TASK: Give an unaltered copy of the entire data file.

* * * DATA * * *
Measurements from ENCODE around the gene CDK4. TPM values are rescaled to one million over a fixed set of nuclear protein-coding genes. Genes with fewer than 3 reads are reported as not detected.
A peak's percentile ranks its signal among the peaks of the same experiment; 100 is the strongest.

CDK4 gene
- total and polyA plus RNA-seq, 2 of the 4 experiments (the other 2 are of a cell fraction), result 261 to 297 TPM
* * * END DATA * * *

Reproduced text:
Measurements from ENCODE around the gene CDK4. TPM values are rescaled to one million over a fixed set of nuclear protein-coding genes. Genes with fewer than 3 reads are reported as not detected.
A peak's percentile ranks its signal among the peaks of the same experiment; 100 is the strongest.

CDK4 gene
- total and polyA plus RNA-seq, 2 of the 4 experiments (the other 2 are of a cell fraction), result 261 to 297 TPM